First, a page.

Live fire exercise – video

I really did try to get more footage from our live fire exercise than I finally ended up getting. The reason is quite simple: our first attack was into such a hot fire that the GoPro case melted enough to leave the start/stop button inoperable. And since I’m not one to take my phone with me into that amount of heat, I had no way of starting and stopping the recordings. So the only helmet cam footage is from when I went into the smoke during our first attack.

Trust me, although it goes dark as soon as we enter the building, it was hot and smoky for the next three minutes until we put out the fire and started venting. But the video is also a realistic version of what it really looks like when fire fighters enter a burning structure. The high visibility and pretty flames you see on TV and in movies are fiction.

P.S. You can see what my helmet and GoPro looked like after the first attack on Instagram. Although note that I’d already cleaned up the lens to make sure the case was still usable.

Inside a burning house

Finally got the video from our live fire exercise edited. A more detailed post on lessons learned etc. coming later on. Now back to watching the overtime of Germany vs Algeria…

Burning down a house

Whenever we at the fire department get a chance to burn down a house that would otherwise be torn down, we jump at the opportunity. Burning a real building and exercising technique on how to move and put out structural fires is always better when the location real.

Admittedly, we held the exercise two months ago so these pictures have been a long time coming. This time I also had a GoPro attached to my helmet shooting video footage from inside the structure. Editing that will probably take another two months knowing me ;)

BTW, if there is any interest for any of these images as a wallpaper, give me a shout and I’ll see what I can do.

Smoke, heat, and some flames – pictures from inside a burning house

You all know how in the movies structural fires have these nice flames and no smoke at all, right? Well, the truth is quite far from it – at least in the beginning. A few weeks ago our station had a live fire exercise in a house that would have otherwise been torn down.

For us to stay current with our training, we have to have at least one exercise per year in full gear and in hot conditions. That is, we have to train with live fire either in a simulator or by setting fire to a structure and putting it out repeatedly. Alas, most years we have to satisfy ourselves with simulators since finding suitable structures that are going to be torn down is difficult.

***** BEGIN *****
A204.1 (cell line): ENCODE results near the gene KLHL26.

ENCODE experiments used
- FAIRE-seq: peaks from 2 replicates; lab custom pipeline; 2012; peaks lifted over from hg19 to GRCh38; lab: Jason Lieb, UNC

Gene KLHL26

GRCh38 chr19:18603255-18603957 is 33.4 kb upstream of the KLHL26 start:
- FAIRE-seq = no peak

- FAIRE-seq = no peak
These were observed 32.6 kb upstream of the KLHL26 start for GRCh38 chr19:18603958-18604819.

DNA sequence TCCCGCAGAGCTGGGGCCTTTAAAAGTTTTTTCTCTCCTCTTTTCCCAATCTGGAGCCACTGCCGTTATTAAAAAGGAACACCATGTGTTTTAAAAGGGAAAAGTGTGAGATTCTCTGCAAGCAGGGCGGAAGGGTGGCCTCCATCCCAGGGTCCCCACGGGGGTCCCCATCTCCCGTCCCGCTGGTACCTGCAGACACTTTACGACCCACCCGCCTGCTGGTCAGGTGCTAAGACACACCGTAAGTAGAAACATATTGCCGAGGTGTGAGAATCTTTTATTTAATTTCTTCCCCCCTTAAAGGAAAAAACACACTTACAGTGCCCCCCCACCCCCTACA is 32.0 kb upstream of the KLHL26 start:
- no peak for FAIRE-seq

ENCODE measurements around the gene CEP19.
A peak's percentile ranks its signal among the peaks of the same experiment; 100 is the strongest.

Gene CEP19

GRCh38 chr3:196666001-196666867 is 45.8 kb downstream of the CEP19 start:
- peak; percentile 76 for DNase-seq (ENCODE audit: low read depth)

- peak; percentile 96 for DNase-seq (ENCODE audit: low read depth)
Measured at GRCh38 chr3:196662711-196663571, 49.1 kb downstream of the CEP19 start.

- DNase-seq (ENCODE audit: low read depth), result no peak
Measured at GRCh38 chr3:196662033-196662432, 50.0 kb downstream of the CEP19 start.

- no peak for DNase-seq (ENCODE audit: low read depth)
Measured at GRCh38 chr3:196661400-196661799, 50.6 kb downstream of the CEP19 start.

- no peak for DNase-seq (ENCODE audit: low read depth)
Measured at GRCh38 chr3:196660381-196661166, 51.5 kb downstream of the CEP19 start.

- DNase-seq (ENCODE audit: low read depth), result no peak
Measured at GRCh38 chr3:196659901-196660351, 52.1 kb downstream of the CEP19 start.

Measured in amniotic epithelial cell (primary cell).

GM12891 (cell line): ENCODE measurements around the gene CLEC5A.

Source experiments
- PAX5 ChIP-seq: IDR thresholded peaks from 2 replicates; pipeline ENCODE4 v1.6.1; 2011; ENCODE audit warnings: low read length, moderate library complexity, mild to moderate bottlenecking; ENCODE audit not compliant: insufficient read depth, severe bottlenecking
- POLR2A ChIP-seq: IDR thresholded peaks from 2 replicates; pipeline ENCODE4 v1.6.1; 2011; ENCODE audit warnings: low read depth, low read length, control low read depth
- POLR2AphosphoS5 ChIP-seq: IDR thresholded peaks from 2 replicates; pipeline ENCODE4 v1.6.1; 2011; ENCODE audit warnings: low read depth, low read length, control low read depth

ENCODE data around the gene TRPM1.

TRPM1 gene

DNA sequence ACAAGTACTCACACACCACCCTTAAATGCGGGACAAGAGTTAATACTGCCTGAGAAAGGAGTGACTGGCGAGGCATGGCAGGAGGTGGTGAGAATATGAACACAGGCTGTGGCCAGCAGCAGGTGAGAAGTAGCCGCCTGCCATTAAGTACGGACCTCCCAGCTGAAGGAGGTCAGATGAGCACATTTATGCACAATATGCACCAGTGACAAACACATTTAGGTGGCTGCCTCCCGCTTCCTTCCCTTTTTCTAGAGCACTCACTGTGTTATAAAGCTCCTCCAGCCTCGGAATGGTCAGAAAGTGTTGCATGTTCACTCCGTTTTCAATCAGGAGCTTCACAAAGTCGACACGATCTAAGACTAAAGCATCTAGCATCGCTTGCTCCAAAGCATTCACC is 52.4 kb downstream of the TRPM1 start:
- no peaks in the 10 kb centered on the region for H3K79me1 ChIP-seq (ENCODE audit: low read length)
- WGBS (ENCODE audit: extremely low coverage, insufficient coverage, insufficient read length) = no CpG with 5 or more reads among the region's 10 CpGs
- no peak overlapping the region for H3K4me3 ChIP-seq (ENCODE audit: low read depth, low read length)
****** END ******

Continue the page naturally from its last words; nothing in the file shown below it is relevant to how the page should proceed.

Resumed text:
As with real fires, gearing up properly is extremely important and we check each others gear before going into the smoky and hot building. In most cases, at least if the structure can still be saved, the rooms are filled with smoke and heat. Moving around in an unfamiliar structure where visibility is minimal is done by crawling and touching everything.

Unfortunately, we didn’t get really big fires going between the pairs that went in so in most cases I didn’t get any suitable pictures since without any flames it was extremely dark.

However, once the ceiling caved in over one of the rooms, we got a movie-like fire going on that I could photograph a bit. By this time being in the building was already quite hazardous since the house had been burning for some time and shooting time was very limited.

Of course, once we can’t practice inside, we complete the teardown by burning the house in a controlled fashion while protecting the surrounding areas.

All in all, all of us got to go in at least once – I think most managed to go in twice. I went in once without a camera and then six or seven times with the camera. As you can imagine, I was feeling quite toasty after the last time. Shooting while completely covered in turnout gear and the breathing mask is challenging – especially when shooting with an older camera without live view. I used our backup, the 30D for this shoot since I’ll never risk our primary inside a burning building.

More pictures in our gallery. You might also be interested in the pictures from our previous live fire exercise in 2008.

Are emergency call locations public?

This topic has been on my mind quite a bit lately as we’ve been working on a system to automatically publish information on the calls we (the North Karelia Rescue Department) get. I was originally planning on writing in Finnish about it, but the story (via) on Seattle Post-Intelligencer on how the Seattle FD changed its feed to prevent from automatically displaying call locations on a map spurred me to write about in English first.

Continue reading Are emergency call locations public?